And so, if the flank platoon advances two paces to its flank, then the second platoon, in order to form a line extended from the flank platoon, advance two paces to its right flank, while the left takes four paces; hence the progression of origin will consist of two paces from platoon to platoon. While in order to assign a point de vu for each wave, then taking the number of platoons that make up this wave, and double the intervals between its battalions, assuming one platoon frontage for each; and the total resulting from that will show how many paces the left flanks of each wave will have to take to form one alignement with the flank platoon… In this way we will now obtain a staggered line parallel to the enemy, which the left flank, had they advanced to form a continuous line, would have taken 162 paces, but now only takes 34; consequently, we will gain, firstly, that we will be 128 paces further from the enemy, and secondly, we will save our line from that time consuming movement that we would have to make if moving as a continuous line. While how this  holding back of the flank benefits us by being shorter still, as the range from the second wave to the first will be only 52 paces, the remainder have only 34 paces between their successive waves; then to that end, the number of paces to be assigned to the waves, and how far they should stand one from the other is determined, which is rarely less than a hundred paces, but almost always more. And so, if the waves are to be one hundred paces from one another, as the first one sets off, then the second at 54 paces from it, lets it go another 46 paces before moving off. The third, and all the remainder, let the preceding waves already separated from them by 34 paces go another 66 paces before they proceed. Consequently, the 4th wave will reach the enemy 300 paces later than the first, and this is already quite enough to refuse the flank in a line of nine battalions.[9]

The retreat en echequer. “… In order… to perform this manoeuvre with a corps composed of nine battalions, then begin by turning about to the right by battalion, for example the 2nd, 4th, 6th, 8th, and such that these retreat to musket range… But if, while retreating, they find themselves on high ground, or some other advantageous location that may be of use, then it would be inexcusable if in these cases, in spite of everything, they shackled themselves to the alignment of intervals… and, keeping to the prescribed 150 or 200 paces, did not hold the 30 or 40 paces… distant high ground and would gift it to the enemy.[10]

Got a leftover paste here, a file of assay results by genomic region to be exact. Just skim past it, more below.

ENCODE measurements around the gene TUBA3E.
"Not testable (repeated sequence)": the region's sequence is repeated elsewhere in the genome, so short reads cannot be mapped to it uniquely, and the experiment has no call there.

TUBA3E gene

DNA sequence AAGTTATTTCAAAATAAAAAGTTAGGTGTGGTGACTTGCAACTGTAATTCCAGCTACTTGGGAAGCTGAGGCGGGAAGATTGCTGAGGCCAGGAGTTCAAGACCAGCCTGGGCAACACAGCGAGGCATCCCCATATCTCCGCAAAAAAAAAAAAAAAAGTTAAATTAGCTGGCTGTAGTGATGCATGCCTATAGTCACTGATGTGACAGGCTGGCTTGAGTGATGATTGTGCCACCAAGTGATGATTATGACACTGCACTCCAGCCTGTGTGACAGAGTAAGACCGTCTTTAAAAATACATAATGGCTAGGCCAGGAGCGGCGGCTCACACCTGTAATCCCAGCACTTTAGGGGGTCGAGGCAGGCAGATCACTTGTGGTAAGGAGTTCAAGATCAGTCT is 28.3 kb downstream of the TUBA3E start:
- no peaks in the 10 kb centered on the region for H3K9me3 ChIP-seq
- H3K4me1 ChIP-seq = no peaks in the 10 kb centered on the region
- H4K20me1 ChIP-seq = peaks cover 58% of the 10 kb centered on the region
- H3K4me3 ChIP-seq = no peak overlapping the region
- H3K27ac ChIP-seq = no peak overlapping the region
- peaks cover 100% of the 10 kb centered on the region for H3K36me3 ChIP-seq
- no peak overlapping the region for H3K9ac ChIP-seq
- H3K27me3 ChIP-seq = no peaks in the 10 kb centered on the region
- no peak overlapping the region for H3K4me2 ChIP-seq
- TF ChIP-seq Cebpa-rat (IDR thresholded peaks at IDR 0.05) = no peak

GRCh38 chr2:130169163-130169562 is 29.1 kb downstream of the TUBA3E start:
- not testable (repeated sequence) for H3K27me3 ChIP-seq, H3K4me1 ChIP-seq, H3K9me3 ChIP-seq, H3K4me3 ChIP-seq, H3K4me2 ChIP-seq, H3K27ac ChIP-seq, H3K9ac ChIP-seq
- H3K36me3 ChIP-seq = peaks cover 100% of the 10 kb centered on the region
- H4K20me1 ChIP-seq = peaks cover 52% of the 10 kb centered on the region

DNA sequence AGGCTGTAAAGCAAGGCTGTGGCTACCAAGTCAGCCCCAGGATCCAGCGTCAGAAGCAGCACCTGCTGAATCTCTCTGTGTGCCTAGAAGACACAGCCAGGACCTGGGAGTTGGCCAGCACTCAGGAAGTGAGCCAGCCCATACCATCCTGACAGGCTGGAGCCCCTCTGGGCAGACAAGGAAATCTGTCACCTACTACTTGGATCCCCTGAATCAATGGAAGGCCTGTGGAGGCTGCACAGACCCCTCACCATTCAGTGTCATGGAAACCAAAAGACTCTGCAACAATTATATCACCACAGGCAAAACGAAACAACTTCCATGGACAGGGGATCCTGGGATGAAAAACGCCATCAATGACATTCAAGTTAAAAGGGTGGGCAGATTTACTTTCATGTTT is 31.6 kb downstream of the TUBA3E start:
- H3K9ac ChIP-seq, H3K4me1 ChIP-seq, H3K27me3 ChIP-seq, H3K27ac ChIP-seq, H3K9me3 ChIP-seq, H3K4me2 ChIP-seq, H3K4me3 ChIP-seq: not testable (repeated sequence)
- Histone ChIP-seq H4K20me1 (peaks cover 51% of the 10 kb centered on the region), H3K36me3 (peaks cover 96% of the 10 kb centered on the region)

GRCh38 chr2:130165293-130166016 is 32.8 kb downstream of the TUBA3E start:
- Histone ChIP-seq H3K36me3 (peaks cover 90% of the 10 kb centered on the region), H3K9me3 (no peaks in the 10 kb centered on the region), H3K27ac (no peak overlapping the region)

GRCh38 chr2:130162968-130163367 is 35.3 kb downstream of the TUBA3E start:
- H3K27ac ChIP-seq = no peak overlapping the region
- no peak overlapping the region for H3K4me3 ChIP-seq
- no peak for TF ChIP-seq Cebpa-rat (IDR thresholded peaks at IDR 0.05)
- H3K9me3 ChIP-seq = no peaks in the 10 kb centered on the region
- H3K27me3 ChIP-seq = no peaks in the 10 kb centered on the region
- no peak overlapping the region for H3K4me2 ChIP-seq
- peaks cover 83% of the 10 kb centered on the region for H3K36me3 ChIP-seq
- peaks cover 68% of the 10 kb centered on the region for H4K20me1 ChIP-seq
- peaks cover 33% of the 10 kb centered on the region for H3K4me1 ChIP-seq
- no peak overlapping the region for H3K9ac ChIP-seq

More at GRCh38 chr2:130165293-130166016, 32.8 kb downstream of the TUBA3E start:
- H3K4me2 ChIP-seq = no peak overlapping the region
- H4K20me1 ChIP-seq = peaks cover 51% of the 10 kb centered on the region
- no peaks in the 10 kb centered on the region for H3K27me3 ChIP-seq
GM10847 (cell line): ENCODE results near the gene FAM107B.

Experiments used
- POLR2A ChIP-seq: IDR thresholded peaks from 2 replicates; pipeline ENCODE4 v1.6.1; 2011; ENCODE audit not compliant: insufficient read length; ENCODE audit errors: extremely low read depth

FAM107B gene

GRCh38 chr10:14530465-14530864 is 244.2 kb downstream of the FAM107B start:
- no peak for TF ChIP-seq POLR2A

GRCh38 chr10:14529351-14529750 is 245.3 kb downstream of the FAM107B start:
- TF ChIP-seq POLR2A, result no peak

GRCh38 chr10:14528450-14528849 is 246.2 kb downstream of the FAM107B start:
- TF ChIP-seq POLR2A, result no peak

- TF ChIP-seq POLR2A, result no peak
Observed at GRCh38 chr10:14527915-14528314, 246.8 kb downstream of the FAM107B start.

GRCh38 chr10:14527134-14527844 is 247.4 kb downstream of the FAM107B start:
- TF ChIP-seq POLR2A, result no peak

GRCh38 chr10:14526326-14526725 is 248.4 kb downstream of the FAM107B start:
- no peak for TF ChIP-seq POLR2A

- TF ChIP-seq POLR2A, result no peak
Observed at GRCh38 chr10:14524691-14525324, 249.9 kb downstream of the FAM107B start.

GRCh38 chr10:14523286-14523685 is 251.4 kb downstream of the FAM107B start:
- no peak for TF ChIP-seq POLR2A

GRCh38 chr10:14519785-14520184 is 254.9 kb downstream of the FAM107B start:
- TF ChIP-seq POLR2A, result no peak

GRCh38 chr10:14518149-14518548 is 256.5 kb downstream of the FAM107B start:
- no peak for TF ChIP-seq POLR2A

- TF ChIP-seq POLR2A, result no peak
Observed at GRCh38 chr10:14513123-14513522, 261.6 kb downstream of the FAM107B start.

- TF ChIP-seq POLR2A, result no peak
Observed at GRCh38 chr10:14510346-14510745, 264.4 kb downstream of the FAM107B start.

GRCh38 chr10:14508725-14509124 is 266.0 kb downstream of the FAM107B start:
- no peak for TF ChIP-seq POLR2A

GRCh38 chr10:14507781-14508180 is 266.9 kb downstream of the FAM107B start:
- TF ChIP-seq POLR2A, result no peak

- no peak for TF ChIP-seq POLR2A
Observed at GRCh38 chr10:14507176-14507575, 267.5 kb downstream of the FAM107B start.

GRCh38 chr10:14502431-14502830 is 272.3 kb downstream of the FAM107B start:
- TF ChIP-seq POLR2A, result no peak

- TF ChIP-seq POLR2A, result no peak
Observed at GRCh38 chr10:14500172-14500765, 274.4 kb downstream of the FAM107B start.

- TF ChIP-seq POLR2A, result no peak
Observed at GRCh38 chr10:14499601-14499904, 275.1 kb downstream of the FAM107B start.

This was followed by “the retreat en echequer with a refused flank,” and furthermore:

Retreat en echequer in two echelons. When a corps of 18 battalions… is to form in two echelons en echequer, then they form with each echelon especially as is prescribed in § 51; that is, each orders their second detachments to retreat, and if the second echelon is 300 paces distant, then assign 150 paces to these detachments for the retreat.”

The attack en echelon, the retreat en echequer and the passage of lines also remained in our infantry regulations in Alexander’s reign.


[1]             Part 8, chapter 4.

[2]             Part 8, chapter 8.

[3]             Chapter 3.

[4]             Chapter 11.

[5]             Complete Collection of Laws, Vol XXIV, Ser. 17650.

[6]             Actually the second; the first edition came out in 1792.

[7]             All three editions are stocked in the Imperial Public Library.

[8]             Part 1, para. 37.

[9]             § 45. Of the three copies of this book available in the Imperial Public Library, one has been preserved with drawings.

[10]           § 51.